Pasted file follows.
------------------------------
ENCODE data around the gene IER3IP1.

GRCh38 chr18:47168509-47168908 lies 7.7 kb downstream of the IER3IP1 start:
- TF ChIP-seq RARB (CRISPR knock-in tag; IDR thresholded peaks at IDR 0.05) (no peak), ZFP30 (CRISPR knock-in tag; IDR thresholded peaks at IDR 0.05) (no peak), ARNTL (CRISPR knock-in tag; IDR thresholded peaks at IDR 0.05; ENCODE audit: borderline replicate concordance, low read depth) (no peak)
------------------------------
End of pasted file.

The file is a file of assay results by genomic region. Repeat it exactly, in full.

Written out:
ENCODE data around the gene IER3IP1.

GRCh38 chr18:47168509-47168908 lies 7.7 kb downstream of the IER3IP1 start:
- TF ChIP-seq RARB (CRISPR knock-in tag; IDR thresholded peaks at IDR 0.05) (no peak), ZFP30 (CRISPR knock-in tag; IDR thresholded peaks at IDR 0.05) (no peak), ARNTL (CRISPR knock-in tag; IDR thresholded peaks at IDR 0.05; ENCODE audit: borderline replicate concordance, low read depth) (no peak)